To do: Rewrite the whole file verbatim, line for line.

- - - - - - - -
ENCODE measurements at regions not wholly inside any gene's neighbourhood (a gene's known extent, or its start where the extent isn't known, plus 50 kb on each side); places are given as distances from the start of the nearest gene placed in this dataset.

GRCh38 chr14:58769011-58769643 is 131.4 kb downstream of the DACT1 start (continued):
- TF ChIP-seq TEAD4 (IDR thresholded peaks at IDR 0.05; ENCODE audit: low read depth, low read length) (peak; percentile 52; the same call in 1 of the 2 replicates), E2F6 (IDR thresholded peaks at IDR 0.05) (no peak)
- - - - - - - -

ENCODE measurements at regions not wholly inside any gene's neighbourhood (a gene's known extent, or its start where the extent isn't known, plus 50 kb on each side); places are given as distances from the start of the nearest gene placed in this dataset.

GRCh38 chr14:58769011-58769643 is 131.4 kb downstream of the DACT1 start (continued):
- TF ChIP-seq TEAD4 (IDR thresholded peaks at IDR 0.05; ENCODE audit: low read depth, low read length) (peak; percentile 52; the same call in 1 of the 2 replicates), E2F6 (IDR thresholded peaks at IDR 0.05) (no peak)